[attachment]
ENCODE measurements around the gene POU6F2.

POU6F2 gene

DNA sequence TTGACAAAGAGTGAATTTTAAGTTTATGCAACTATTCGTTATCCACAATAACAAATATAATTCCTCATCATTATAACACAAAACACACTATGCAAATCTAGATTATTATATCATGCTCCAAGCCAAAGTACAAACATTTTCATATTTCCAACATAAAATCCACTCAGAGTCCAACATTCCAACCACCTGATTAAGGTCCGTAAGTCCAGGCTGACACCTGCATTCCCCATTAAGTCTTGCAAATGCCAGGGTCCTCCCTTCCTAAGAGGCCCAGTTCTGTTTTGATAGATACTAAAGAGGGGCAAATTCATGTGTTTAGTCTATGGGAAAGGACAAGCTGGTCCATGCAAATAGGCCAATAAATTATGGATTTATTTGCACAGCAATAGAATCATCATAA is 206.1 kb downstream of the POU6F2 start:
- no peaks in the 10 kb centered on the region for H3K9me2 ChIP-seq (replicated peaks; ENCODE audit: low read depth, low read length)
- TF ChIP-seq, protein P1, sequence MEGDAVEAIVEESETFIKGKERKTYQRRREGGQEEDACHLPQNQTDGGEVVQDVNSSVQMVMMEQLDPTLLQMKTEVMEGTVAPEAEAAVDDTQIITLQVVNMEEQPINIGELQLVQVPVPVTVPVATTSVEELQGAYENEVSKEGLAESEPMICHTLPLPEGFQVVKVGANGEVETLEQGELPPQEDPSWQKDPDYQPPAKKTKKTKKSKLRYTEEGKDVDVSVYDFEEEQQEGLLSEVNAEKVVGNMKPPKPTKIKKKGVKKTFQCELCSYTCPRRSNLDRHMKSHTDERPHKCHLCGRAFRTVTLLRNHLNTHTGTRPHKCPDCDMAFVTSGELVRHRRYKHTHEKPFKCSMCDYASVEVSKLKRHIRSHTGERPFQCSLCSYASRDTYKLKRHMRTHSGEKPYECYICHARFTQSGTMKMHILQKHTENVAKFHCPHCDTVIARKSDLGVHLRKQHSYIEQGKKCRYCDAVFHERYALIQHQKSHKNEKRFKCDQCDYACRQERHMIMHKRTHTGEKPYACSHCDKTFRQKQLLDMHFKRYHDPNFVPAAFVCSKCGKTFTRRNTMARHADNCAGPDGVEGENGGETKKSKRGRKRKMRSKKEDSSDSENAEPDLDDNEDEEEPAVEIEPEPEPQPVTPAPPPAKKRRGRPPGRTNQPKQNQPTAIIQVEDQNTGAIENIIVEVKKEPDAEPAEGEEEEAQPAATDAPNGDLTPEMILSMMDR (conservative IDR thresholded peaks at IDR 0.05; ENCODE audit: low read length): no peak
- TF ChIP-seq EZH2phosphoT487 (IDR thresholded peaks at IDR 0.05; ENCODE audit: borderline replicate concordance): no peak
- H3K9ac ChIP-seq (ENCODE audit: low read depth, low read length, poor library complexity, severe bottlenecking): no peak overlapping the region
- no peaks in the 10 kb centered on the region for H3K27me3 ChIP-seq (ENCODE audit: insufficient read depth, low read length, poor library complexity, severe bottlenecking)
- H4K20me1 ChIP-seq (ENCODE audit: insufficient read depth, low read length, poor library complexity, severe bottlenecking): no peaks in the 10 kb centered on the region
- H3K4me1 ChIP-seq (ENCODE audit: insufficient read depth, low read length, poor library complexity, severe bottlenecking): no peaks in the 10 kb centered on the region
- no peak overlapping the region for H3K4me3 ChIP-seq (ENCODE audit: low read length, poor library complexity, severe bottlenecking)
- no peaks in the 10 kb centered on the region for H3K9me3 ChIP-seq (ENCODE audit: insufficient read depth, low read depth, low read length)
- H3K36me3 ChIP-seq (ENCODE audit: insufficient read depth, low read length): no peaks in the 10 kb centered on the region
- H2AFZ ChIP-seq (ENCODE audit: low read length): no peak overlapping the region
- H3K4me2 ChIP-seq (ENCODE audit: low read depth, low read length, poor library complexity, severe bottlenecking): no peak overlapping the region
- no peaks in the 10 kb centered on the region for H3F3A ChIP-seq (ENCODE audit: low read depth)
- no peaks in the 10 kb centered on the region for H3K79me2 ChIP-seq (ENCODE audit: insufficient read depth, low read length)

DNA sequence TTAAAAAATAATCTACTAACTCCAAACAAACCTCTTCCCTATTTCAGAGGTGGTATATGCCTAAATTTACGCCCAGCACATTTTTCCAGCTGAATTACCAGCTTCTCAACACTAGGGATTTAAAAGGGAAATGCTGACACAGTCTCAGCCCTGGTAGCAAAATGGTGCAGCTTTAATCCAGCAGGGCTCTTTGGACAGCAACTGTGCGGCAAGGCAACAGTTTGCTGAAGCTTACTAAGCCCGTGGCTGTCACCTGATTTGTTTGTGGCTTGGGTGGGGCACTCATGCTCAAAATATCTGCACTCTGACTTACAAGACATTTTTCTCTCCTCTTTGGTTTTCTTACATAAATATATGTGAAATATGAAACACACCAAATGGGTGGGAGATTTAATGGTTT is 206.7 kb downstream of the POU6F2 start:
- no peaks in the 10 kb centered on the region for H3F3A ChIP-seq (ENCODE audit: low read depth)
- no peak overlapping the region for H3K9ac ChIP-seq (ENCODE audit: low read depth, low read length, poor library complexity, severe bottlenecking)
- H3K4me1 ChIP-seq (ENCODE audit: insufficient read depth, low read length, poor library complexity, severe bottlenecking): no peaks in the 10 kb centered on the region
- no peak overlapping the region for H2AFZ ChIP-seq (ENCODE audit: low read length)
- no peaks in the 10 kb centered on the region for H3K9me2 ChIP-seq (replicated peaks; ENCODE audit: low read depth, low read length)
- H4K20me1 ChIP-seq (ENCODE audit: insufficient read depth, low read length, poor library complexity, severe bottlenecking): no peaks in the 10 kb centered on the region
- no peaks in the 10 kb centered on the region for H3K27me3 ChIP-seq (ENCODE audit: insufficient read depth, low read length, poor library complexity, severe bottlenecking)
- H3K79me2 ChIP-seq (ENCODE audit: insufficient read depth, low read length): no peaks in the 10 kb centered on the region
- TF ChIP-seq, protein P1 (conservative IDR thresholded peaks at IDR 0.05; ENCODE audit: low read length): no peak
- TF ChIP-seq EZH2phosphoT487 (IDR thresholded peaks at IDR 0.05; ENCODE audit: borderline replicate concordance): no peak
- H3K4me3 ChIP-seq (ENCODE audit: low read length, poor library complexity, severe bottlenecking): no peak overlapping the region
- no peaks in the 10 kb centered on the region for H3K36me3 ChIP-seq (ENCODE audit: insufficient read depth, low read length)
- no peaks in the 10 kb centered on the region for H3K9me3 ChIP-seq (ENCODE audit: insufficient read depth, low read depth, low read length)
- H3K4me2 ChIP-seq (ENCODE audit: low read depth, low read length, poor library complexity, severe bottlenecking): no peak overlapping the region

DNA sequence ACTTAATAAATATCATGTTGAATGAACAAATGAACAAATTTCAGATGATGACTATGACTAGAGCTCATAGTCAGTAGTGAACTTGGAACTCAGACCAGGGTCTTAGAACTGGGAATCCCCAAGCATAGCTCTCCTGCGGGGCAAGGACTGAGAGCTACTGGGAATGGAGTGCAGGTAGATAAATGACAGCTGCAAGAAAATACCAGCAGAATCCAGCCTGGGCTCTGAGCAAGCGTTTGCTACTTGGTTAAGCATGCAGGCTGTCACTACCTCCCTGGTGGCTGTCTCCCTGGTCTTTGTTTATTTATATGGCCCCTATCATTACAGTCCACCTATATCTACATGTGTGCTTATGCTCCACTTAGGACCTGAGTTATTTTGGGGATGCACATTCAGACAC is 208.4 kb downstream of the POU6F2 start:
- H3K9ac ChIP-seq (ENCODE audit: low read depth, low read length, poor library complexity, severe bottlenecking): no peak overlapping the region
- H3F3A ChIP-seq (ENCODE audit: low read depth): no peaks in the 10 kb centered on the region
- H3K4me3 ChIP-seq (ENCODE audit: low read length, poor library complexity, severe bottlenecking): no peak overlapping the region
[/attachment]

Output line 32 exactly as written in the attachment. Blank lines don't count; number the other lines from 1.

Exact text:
- H3K4me2 ChIP-seq (ENCODE audit: low read depth, low read length, poor library complexity, severe bottlenecking): no peak overlapping the region